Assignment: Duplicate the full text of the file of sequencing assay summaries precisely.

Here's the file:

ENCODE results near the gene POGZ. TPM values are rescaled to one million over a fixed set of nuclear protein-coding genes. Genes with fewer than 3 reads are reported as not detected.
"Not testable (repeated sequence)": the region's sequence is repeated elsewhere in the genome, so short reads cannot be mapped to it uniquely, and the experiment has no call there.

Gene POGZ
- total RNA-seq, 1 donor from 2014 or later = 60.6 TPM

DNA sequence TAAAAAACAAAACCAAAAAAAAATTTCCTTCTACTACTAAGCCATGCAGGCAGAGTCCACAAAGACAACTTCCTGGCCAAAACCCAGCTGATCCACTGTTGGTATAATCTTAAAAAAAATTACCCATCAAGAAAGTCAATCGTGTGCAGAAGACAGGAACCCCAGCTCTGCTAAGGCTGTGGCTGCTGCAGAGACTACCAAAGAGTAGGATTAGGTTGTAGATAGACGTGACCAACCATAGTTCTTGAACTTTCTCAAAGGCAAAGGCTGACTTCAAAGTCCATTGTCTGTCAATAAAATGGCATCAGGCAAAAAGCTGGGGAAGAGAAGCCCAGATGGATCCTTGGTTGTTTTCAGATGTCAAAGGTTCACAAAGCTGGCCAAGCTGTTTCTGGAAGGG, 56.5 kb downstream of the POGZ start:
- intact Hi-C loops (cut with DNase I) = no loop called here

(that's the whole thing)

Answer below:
ENCODE results near the gene POGZ. TPM values are rescaled to one million over a fixed set of nuclear protein-coding genes. Genes with fewer than 3 reads are reported as not detected.
"Not testable (repeated sequence)": the region's sequence is repeated elsewhere in the genome, so short reads cannot be mapped to it uniquely, and the experiment has no call there.

Gene POGZ
- total RNA-seq, 1 donor from 2014 or later = 60.6 TPM

DNA sequence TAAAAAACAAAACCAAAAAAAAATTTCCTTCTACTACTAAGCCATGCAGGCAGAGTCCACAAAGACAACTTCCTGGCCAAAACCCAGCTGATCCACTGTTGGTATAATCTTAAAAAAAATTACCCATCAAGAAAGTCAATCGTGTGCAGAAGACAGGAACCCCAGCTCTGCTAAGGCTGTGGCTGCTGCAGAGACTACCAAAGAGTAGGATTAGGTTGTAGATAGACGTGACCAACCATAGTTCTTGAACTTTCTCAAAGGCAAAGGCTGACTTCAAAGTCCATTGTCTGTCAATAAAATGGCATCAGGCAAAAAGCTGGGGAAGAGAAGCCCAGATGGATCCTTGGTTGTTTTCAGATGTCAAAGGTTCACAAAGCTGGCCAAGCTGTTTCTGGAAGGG, 56.5 kb downstream of the POGZ start:
- intact Hi-C loops (cut with DNase I) = no loop called here